The Republic of Botswana is one of the most stable countries in Southern Africa. The discovery of diamonds brought relative prosperity to the country of two million people, and it has a consistent record of uninterrupted democratic elections.
However, it also faces challenges. Most notably, Botswana has been affected by HIV/AIDS. Furthermore, inequalities remain high in spite of Botswana’s impressive economic growth, leaving many people in the country poor and malnourished.
SOS Children’s Villages has been supporting children and and young people without parental care, or at risk of losing it, in Botswana since 1986.
Botswana has the world’s third-highest HIV infection rate. According to UNICEF estimates, there are around 160,000 children without parental care living in Botswana: 120,000 of them have lost parental care due to AIDS.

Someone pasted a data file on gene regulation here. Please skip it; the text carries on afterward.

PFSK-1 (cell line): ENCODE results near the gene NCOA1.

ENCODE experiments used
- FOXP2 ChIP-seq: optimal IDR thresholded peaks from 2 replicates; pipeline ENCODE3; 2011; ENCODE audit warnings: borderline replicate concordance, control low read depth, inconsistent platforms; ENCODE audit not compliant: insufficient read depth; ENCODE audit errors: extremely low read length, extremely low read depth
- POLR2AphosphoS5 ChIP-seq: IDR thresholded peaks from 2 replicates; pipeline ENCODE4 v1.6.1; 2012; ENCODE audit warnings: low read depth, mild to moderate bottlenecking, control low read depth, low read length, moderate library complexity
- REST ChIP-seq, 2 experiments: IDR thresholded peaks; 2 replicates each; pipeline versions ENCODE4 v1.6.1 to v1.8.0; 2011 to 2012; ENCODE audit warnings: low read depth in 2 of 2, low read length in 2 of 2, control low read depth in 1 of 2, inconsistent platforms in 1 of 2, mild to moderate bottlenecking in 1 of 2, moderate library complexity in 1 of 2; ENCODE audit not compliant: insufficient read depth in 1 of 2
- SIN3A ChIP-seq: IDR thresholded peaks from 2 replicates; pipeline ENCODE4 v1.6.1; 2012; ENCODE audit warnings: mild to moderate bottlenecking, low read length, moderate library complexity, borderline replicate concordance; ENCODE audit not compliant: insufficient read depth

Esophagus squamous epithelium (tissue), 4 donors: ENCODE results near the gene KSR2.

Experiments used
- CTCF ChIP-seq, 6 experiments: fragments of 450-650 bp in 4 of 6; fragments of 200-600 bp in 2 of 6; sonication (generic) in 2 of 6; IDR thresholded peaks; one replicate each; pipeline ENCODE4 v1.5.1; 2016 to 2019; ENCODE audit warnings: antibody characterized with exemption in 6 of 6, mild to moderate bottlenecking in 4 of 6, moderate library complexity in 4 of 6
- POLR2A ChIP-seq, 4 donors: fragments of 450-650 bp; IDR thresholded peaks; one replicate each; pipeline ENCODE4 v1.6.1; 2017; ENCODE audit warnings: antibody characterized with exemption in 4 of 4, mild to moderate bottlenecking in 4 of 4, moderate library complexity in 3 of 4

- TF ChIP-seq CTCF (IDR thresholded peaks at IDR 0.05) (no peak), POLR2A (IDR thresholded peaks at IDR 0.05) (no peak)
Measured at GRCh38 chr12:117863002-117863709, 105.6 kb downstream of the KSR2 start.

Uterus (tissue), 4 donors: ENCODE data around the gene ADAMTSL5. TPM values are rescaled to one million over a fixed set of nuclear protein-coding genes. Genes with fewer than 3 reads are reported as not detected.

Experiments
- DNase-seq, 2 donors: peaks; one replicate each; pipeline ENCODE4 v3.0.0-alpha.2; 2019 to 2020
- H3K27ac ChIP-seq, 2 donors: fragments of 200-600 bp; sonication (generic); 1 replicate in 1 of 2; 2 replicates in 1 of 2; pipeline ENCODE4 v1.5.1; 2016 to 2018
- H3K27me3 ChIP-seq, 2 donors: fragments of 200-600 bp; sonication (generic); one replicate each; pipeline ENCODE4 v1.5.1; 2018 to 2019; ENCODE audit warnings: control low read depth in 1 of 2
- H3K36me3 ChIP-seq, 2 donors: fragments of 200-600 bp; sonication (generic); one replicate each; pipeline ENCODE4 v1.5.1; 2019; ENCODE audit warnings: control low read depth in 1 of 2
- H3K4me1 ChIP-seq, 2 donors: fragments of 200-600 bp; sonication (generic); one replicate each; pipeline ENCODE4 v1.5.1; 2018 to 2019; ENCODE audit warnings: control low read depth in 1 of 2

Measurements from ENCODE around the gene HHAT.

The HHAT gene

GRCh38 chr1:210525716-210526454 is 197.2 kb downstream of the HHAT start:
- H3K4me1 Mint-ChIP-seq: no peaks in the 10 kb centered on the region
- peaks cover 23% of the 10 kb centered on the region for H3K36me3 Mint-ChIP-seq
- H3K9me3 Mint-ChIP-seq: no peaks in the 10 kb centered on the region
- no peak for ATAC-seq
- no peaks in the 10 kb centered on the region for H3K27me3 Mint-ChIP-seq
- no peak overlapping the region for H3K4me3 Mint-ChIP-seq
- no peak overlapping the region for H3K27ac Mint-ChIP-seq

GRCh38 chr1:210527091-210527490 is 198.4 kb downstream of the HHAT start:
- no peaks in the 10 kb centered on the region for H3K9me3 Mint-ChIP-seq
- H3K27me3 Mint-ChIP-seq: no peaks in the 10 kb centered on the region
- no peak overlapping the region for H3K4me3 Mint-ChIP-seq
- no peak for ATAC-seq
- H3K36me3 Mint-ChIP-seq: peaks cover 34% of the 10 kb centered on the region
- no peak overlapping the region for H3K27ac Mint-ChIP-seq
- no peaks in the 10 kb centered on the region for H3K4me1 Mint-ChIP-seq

When their parents become ill, children take on more responsibility within the family or even end up heading households. Child-headed households are very vulnerable – as the children have to fend for themselves, they often lack adequate schooling.
Despite Botswana’s astonishing economic growth in recent decades, inequality and poverty remain issues for some. 16 per cent of Botswana's population is poor, leading to limited access to food, shelter and other necessities. Access to decent sanitation facilities is generally good in urban areas, but this is not the case in some rural parts of the country.
Almost one in three children under the age of five is stunted, meaning that they do not receive enough healthy food to develop.
The main reason why children are not growing healthily is low birth weight.
Furthermore, many children do not get the complimentary food with breastfeeding at a recommended age.